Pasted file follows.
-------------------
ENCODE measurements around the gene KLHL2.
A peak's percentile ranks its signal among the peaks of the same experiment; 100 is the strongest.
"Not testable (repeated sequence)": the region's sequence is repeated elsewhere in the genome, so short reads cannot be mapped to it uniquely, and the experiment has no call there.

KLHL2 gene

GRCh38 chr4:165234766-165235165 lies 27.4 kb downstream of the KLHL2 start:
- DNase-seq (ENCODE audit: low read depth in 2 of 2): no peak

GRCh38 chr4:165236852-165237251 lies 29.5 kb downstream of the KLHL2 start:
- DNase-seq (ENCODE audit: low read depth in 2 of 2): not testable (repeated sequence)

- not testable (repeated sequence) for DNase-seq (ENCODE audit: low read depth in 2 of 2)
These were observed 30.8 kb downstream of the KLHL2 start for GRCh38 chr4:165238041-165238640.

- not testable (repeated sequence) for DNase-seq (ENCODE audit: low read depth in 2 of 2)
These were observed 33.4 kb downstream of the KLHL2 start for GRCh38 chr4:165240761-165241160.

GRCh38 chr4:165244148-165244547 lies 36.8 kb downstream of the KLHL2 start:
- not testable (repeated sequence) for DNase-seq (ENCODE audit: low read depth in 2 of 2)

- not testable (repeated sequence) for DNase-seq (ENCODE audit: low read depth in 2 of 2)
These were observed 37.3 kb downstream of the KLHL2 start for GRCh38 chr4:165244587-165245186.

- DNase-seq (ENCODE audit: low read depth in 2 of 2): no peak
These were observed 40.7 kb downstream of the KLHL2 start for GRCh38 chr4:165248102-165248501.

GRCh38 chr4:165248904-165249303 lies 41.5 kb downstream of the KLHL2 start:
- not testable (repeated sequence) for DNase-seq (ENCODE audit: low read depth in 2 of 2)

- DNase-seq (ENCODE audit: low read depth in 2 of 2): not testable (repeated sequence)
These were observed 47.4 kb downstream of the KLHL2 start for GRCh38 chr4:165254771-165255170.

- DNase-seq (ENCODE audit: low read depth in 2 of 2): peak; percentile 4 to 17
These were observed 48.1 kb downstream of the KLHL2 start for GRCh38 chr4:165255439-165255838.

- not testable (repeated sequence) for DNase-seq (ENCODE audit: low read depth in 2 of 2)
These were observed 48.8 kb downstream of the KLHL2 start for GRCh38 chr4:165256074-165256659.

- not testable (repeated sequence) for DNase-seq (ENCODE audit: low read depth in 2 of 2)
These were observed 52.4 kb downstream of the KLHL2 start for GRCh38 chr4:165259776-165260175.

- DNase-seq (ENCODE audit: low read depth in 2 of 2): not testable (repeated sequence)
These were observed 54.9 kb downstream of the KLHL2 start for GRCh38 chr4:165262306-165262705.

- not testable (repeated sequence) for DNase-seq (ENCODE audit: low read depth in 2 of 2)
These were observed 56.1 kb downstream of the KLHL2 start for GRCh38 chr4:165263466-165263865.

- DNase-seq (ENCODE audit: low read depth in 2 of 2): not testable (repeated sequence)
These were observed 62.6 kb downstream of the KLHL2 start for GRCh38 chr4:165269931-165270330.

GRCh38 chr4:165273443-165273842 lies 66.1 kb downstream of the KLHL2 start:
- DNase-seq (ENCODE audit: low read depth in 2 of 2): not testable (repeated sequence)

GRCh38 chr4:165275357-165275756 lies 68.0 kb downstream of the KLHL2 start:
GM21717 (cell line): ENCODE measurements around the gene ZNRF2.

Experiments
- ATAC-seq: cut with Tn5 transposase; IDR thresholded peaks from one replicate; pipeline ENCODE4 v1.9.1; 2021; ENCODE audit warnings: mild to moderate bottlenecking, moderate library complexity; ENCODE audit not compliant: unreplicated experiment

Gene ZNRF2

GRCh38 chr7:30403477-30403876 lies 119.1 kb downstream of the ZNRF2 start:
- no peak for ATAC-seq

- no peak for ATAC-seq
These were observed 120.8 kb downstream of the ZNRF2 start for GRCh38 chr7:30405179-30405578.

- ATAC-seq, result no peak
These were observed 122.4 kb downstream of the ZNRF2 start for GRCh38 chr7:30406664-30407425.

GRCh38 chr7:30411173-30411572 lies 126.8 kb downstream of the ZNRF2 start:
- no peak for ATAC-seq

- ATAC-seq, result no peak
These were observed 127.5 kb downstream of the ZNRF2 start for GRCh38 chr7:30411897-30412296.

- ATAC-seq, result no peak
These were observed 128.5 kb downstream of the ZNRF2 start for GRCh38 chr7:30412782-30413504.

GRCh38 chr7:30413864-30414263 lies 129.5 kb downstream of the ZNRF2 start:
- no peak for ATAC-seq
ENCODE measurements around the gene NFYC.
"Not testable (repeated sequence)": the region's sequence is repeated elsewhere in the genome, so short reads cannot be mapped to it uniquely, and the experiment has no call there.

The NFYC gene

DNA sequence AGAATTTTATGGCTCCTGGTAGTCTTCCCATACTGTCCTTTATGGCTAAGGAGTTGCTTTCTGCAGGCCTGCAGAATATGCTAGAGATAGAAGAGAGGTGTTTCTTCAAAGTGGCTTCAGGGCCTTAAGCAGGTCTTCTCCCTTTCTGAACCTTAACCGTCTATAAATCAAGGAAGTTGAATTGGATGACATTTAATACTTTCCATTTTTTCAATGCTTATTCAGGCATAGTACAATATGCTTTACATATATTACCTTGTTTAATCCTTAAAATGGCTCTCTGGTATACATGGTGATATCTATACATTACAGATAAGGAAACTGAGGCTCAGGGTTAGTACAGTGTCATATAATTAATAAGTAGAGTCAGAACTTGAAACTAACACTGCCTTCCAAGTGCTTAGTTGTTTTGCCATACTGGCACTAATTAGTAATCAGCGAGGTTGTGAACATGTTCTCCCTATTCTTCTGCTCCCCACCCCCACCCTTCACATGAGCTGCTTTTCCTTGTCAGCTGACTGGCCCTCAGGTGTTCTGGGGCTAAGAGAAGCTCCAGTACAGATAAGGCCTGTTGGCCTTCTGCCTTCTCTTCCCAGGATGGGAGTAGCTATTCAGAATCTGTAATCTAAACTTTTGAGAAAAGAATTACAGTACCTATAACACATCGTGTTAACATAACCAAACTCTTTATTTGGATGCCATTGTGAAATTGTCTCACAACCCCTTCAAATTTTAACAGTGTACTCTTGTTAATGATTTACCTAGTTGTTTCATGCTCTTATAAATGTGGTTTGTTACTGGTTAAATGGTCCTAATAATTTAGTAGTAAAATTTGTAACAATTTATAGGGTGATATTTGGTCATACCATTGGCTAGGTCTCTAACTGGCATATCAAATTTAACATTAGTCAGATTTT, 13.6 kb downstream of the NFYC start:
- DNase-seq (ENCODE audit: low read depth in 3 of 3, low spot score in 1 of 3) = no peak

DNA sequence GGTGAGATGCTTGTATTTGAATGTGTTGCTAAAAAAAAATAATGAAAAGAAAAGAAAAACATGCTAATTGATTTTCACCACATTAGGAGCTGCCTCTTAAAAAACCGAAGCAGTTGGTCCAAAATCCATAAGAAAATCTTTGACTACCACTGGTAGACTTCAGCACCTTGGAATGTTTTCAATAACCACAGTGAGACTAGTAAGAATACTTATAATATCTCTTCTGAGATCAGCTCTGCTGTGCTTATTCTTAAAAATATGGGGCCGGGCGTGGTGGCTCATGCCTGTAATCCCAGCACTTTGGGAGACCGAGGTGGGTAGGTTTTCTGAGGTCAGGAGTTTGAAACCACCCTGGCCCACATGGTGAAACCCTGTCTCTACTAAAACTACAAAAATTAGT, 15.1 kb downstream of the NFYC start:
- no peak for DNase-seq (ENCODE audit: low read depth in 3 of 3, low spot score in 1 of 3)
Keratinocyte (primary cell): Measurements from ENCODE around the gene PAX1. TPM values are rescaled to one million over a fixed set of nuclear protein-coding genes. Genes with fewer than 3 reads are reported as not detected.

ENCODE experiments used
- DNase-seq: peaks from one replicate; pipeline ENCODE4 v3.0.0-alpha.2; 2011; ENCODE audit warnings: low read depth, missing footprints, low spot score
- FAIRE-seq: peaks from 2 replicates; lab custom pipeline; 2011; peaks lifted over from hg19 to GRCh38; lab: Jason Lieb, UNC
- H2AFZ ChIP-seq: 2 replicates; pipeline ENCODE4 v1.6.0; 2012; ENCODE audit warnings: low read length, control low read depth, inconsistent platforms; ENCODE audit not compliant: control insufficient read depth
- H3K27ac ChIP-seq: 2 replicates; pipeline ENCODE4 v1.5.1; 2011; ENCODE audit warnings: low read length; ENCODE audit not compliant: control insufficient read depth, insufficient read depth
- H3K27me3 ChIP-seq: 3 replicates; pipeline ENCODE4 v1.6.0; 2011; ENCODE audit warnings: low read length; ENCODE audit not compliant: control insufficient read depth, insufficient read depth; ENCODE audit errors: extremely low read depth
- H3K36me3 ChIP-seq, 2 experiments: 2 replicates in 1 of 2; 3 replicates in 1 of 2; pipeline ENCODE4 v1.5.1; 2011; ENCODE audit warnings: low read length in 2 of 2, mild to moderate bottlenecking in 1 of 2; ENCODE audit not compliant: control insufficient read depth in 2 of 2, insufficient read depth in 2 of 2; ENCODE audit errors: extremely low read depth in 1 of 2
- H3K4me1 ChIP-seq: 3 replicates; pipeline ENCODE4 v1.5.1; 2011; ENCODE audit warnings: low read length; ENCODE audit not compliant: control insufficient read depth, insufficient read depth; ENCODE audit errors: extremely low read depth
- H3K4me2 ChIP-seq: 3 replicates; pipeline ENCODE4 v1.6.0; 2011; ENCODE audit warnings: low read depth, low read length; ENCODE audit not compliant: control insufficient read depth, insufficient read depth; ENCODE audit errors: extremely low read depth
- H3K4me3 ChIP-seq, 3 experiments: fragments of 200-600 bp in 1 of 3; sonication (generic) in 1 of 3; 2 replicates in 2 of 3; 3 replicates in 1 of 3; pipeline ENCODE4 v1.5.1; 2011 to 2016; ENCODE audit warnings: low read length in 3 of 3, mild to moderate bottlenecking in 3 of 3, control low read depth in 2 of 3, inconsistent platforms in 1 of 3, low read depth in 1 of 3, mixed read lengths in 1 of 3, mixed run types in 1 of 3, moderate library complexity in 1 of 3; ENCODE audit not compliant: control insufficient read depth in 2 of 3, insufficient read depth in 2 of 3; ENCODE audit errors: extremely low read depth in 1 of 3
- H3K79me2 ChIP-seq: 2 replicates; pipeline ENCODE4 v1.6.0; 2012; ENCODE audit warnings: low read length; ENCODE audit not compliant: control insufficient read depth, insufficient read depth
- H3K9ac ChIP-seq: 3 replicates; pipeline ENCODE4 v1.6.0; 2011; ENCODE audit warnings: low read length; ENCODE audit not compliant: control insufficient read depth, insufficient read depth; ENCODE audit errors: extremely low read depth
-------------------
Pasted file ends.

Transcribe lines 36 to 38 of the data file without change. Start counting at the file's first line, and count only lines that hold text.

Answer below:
- DNase-seq (ENCODE audit: low read depth in 2 of 2): not testable (repeated sequence)

GRCh38 chr4:165275357-165275756 lies 68.0 kb downstream of the KLHL2 start:
GM21717 (cell line): ENCODE measurements around the gene ZNRF2.